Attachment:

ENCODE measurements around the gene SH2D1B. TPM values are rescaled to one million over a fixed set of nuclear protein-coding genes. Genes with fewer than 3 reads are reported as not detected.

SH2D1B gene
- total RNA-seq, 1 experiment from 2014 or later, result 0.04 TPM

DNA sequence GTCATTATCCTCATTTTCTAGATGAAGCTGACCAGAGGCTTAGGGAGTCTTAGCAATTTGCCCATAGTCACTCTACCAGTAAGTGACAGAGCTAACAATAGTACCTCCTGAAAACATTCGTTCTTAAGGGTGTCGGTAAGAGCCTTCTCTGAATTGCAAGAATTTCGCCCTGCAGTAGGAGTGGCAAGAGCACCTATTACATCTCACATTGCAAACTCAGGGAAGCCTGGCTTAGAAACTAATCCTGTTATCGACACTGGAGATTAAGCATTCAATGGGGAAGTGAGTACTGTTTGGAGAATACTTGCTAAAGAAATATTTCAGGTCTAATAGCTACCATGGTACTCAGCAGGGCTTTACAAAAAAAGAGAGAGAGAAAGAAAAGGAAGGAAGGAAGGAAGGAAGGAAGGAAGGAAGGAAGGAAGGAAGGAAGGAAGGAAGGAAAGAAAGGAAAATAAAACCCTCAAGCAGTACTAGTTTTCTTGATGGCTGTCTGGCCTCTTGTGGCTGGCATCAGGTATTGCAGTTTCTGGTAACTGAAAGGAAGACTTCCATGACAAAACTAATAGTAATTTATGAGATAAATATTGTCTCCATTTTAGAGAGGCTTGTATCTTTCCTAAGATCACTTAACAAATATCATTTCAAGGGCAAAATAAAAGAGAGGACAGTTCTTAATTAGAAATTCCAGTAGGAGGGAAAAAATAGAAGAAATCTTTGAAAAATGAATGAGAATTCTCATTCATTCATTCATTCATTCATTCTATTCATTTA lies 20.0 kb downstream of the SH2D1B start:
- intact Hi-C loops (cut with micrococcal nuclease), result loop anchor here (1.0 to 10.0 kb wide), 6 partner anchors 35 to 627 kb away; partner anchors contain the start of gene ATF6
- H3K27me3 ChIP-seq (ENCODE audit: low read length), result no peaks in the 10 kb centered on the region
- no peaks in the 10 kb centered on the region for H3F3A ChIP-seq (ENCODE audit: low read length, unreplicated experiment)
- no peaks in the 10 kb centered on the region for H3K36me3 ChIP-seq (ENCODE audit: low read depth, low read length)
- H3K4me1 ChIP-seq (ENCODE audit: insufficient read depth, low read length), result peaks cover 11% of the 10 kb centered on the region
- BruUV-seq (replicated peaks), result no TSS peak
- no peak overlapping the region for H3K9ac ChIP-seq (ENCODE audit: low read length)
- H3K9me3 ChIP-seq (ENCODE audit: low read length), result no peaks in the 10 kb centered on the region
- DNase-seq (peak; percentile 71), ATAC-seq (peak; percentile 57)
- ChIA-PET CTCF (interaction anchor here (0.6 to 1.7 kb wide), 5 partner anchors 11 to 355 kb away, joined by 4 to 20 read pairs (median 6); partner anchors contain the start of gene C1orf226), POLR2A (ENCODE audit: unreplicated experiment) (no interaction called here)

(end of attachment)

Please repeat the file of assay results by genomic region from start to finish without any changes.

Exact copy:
ENCODE measurements around the gene SH2D1B. TPM values are rescaled to one million over a fixed set of nuclear protein-coding genes. Genes with fewer than 3 reads are reported as not detected.

SH2D1B gene
- total RNA-seq, 1 experiment from 2014 or later, result 0.04 TPM

DNA sequence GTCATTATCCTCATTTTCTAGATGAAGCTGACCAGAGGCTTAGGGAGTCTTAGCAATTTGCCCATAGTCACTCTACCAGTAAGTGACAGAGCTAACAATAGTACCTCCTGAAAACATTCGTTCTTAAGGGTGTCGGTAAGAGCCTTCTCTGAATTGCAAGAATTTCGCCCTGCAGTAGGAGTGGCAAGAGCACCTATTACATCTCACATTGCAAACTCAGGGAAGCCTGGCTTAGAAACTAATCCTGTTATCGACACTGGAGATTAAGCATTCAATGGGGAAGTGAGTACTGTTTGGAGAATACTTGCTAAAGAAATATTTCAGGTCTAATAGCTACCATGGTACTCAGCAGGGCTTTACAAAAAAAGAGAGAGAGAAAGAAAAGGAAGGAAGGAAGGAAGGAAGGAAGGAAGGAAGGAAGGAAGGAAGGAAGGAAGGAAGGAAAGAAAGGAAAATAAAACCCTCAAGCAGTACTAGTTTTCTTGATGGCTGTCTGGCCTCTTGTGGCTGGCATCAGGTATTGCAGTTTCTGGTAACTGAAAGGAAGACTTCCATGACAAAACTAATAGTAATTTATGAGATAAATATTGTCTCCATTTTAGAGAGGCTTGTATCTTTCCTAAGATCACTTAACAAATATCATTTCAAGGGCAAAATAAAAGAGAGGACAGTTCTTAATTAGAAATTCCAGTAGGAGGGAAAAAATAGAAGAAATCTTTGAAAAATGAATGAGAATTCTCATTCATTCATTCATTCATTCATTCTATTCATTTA lies 20.0 kb downstream of the SH2D1B start:
- intact Hi-C loops (cut with micrococcal nuclease), result loop anchor here (1.0 to 10.0 kb wide), 6 partner anchors 35 to 627 kb away; partner anchors contain the start of gene ATF6
- H3K27me3 ChIP-seq (ENCODE audit: low read length), result no peaks in the 10 kb centered on the region
- no peaks in the 10 kb centered on the region for H3F3A ChIP-seq (ENCODE audit: low read length, unreplicated experiment)
- no peaks in the 10 kb centered on the region for H3K36me3 ChIP-seq (ENCODE audit: low read depth, low read length)
- H3K4me1 ChIP-seq (ENCODE audit: insufficient read depth, low read length), result peaks cover 11% of the 10 kb centered on the region
- BruUV-seq (replicated peaks), result no TSS peak
- no peak overlapping the region for H3K9ac ChIP-seq (ENCODE audit: low read length)
- H3K9me3 ChIP-seq (ENCODE audit: low read length), result no peaks in the 10 kb centered on the region
- DNase-seq (peak; percentile 71), ATAC-seq (peak; percentile 57)
- ChIA-PET CTCF (interaction anchor here (0.6 to 1.7 kb wide), 5 partner anchors 11 to 355 kb away, joined by 4 to 20 read pairs (median 6); partner anchors contain the start of gene C1orf226), POLR2A (ENCODE audit: unreplicated experiment) (no interaction called here)